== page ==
# Graphical explanation of multiplying and dividing complex numbers - interactive applets

## Introduction

The following applets demonstrate what is going on when we multiply and divide complex numbers.

See the previous section, Products and Quotients of Complex Numbers for some background.

## The multiplication interactive

### Things to do

In this first multiplication applet, you can step through the explanations using the "Next" button. You'll see examples of:

- Multiplying by a scalar (a real number)
- Multiplying by the imaginary number
*j*= √(−1) - Multiplying by both a real and imaginary number

You can also use a slider to examine the effect of multiplying by a real number.

We start with a complex number 1 + 2*j*.

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## The quotient interactive

The next applet demonstrates the quotient (division) of one complex number by another.

We have a fixed number, 5 + 5*j*, and we divide it by any complex number we choose, using the sliders.

### Things to do

First, read through the explanation given for the initial case, where we are dividing by 1 − 5*j*.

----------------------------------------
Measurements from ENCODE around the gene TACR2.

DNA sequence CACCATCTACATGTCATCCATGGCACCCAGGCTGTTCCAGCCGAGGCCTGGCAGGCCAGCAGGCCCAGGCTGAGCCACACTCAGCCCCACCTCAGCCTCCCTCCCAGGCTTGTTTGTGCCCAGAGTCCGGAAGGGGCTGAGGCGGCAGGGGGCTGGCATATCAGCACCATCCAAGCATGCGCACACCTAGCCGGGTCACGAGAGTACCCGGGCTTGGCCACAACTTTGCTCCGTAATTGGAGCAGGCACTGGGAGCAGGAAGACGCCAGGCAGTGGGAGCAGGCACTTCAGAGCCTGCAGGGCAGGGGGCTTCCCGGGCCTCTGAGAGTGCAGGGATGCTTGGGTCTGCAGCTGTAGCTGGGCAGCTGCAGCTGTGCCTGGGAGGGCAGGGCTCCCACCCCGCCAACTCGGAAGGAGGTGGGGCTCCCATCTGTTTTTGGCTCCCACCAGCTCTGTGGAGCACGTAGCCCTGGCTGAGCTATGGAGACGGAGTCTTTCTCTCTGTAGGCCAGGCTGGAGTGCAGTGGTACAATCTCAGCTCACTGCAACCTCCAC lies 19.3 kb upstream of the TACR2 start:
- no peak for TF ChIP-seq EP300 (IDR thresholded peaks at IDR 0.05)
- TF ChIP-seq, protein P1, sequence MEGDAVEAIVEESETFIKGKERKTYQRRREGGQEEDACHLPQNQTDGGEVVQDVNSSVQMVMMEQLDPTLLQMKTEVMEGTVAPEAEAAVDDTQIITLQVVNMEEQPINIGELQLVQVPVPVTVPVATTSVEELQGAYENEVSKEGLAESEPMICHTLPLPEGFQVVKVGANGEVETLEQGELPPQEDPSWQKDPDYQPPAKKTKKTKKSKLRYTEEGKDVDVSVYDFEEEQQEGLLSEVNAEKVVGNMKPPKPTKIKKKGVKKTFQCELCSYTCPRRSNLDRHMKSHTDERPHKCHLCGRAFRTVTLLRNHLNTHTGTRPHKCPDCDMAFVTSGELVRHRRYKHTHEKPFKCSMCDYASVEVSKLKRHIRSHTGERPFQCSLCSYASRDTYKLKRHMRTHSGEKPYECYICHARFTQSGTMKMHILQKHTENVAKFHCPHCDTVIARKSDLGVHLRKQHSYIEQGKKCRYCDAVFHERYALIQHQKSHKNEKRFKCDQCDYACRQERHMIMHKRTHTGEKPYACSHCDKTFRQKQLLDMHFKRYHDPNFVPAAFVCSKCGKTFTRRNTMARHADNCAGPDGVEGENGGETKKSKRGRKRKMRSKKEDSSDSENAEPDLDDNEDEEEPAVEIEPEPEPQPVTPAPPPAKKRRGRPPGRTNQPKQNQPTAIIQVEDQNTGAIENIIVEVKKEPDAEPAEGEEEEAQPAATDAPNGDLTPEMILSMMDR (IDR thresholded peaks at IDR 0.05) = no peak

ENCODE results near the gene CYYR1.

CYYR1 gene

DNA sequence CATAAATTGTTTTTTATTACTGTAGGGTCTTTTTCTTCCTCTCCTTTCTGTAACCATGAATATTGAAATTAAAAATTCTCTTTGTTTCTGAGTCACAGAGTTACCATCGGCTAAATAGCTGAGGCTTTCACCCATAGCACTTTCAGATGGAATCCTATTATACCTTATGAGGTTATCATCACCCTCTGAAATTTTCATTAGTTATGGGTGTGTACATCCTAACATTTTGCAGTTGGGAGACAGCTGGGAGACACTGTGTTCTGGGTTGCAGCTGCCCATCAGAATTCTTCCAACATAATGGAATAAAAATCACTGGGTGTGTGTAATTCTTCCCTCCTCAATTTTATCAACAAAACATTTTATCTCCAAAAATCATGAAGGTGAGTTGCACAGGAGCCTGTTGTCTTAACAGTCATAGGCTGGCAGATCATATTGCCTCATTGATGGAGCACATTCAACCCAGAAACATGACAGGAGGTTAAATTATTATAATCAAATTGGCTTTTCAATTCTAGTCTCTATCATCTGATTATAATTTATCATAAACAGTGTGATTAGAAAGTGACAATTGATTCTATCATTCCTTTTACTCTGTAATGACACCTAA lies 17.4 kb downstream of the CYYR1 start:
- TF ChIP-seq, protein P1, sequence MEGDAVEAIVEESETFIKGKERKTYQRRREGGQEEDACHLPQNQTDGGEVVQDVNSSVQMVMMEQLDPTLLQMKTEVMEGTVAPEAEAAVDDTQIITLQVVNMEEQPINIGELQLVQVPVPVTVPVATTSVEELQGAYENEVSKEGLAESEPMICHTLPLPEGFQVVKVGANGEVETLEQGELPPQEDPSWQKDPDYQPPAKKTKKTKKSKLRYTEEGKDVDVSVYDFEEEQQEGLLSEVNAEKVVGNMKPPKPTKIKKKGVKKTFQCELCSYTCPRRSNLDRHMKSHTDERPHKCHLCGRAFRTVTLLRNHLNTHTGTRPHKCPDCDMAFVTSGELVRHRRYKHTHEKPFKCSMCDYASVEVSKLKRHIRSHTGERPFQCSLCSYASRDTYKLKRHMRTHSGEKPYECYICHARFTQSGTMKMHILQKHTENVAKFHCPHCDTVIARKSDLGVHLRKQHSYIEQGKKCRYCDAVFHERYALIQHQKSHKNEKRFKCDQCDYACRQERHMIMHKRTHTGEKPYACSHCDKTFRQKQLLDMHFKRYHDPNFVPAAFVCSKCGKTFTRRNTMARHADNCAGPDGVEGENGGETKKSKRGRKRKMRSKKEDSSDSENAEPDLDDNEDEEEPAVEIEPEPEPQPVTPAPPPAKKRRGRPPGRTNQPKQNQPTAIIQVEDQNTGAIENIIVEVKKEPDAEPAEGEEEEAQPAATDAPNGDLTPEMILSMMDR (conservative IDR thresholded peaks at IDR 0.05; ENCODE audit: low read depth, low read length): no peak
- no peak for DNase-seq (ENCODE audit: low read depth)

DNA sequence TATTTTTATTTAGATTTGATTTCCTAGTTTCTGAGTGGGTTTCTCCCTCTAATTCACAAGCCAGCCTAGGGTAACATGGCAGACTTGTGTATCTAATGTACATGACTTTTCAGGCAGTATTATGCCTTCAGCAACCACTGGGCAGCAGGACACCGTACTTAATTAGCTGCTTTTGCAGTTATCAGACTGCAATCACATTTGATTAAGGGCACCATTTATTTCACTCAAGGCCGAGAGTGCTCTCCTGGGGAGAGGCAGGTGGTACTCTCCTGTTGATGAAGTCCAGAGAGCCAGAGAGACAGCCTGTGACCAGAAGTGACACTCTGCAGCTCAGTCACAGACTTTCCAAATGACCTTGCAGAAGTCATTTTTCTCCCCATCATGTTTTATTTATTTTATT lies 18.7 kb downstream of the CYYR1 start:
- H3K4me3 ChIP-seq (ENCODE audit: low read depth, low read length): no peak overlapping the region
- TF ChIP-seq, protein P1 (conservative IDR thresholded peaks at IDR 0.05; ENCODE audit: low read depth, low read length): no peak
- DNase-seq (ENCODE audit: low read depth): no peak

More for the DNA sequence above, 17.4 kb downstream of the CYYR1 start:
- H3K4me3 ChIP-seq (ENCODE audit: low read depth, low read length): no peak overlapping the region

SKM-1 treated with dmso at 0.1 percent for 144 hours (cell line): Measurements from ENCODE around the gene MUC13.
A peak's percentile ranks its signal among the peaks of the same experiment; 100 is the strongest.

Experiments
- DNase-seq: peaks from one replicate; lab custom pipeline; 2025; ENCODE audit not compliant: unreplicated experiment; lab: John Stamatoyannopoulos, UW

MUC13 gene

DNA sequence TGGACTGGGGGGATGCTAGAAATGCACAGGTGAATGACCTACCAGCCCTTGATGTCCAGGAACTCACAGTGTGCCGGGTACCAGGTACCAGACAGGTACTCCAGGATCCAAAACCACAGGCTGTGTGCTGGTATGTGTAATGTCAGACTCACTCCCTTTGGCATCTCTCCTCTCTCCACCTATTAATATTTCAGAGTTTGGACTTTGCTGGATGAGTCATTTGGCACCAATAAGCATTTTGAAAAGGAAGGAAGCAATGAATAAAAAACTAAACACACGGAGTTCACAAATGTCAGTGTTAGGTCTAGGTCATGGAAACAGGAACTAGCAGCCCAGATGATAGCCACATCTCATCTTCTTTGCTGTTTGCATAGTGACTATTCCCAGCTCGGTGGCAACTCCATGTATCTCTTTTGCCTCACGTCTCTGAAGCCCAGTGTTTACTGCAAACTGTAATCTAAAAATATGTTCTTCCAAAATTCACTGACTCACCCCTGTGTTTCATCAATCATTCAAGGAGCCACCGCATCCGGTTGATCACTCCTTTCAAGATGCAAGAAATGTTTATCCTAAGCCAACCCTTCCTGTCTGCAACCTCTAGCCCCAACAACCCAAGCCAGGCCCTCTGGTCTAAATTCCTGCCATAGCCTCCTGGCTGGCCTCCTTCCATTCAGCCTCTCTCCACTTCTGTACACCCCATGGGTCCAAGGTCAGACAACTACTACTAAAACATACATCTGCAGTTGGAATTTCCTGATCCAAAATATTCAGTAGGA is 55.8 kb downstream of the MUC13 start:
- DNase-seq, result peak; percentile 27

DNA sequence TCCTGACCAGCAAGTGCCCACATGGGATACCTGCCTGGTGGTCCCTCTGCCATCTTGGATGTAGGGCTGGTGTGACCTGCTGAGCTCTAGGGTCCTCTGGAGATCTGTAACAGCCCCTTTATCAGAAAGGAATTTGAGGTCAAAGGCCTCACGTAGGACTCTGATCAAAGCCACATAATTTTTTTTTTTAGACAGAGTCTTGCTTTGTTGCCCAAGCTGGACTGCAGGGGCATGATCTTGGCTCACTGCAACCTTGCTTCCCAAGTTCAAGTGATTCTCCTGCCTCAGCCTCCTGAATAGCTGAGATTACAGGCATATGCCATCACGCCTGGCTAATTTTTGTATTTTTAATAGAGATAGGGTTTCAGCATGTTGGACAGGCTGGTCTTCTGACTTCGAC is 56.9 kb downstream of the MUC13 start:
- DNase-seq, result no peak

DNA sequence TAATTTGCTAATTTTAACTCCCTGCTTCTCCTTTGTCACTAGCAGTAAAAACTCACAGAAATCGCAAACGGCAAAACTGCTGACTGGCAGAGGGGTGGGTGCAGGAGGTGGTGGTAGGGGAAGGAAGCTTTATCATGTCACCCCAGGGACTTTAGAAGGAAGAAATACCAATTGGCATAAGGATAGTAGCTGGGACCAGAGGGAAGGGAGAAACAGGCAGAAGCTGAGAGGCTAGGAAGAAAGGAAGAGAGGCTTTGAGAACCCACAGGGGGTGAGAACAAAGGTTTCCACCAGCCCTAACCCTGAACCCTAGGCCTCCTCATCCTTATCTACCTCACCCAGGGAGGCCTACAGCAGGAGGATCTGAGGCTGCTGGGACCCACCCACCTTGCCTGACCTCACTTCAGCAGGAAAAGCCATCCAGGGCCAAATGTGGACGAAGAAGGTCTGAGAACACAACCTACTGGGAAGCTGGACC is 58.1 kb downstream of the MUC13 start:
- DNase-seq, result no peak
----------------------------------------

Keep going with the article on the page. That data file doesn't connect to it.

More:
Then, use the sliders to choose any complex number with real values between − 5 and 5, and imaginary values between − 5*j* and 5*j*.

The explanation updates as you change the sliders.

We start with a complex number 5 + 5*j*.

We divide it by the complex number .

In **polar form**, the two numbers are:

5 + 5*j* = 7.07 (cos 45^{o} + *j* sin 45^{o})

The quotient of the two magnitudes is:

7.07 ÷ =

The difference between the two angles is:

45^{o} − =

So the **quotient** (shown in magenta) of the two complex numbers is:

(5 + 5*j*) ÷ ()

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## Math used in these applets

Here is some of the math used to create the above applets.

- Adding, multiplying, subtracting and dividing complex numbers
- Converting complex numbers to polar form, and vice-versa
- Converting angles in radians (which javascript requires) to degrees (which is easier for humans)
- Absolute value (for formatting negative numbers)
- Arrays (complex numbers can be thought of as 2-element arrays, and that's how much ofthe programming is done in these examples
- Inequalities (many "if" clauses and animations involve inequalities)